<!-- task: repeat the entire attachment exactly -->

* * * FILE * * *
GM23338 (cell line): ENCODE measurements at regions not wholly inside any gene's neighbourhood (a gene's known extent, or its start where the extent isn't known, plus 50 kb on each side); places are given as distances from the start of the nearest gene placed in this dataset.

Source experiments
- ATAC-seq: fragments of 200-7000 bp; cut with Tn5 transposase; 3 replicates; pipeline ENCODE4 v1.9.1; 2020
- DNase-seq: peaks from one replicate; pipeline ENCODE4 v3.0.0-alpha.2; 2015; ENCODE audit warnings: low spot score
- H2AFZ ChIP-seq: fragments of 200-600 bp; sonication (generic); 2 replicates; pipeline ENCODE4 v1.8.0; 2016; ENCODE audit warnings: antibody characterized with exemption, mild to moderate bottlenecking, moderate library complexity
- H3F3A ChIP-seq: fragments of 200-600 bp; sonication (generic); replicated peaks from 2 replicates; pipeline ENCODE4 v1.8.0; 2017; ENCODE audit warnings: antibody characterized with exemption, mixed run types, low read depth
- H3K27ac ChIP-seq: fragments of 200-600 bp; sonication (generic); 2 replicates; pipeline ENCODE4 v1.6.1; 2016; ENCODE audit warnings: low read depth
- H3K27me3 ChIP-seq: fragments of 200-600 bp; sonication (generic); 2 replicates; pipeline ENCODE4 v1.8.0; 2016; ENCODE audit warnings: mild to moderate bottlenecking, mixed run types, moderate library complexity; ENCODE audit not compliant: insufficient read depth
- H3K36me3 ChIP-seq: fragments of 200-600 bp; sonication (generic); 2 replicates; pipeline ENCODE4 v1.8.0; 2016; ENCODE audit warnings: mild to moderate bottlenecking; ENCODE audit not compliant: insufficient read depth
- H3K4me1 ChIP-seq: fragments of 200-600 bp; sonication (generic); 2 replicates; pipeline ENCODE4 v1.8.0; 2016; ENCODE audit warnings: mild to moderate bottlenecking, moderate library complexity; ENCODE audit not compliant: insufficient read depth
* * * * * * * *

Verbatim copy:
GM23338 (cell line): ENCODE measurements at regions not wholly inside any gene's neighbourhood (a gene's known extent, or its start where the extent isn't known, plus 50 kb on each side); places are given as distances from the start of the nearest gene placed in this dataset.

Source experiments
- ATAC-seq: fragments of 200-7000 bp; cut with Tn5 transposase; 3 replicates; pipeline ENCODE4 v1.9.1; 2020
- DNase-seq: peaks from one replicate; pipeline ENCODE4 v3.0.0-alpha.2; 2015; ENCODE audit warnings: low spot score
- H2AFZ ChIP-seq: fragments of 200-600 bp; sonication (generic); 2 replicates; pipeline ENCODE4 v1.8.0; 2016; ENCODE audit warnings: antibody characterized with exemption, mild to moderate bottlenecking, moderate library complexity
- H3F3A ChIP-seq: fragments of 200-600 bp; sonication (generic); replicated peaks from 2 replicates; pipeline ENCODE4 v1.8.0; 2017; ENCODE audit warnings: antibody characterized with exemption, mixed run types, low read depth
- H3K27ac ChIP-seq: fragments of 200-600 bp; sonication (generic); 2 replicates; pipeline ENCODE4 v1.6.1; 2016; ENCODE audit warnings: low read depth
- H3K27me3 ChIP-seq: fragments of 200-600 bp; sonication (generic); 2 replicates; pipeline ENCODE4 v1.8.0; 2016; ENCODE audit warnings: mild to moderate bottlenecking, mixed run types, moderate library complexity; ENCODE audit not compliant: insufficient read depth
- H3K36me3 ChIP-seq: fragments of 200-600 bp; sonication (generic); 2 replicates; pipeline ENCODE4 v1.8.0; 2016; ENCODE audit warnings: mild to moderate bottlenecking; ENCODE audit not compliant: insufficient read depth
- H3K4me1 ChIP-seq: fragments of 200-600 bp; sonication (generic); 2 replicates; pipeline ENCODE4 v1.8.0; 2016; ENCODE audit warnings: mild to moderate bottlenecking, moderate library complexity; ENCODE audit not compliant: insufficient read depth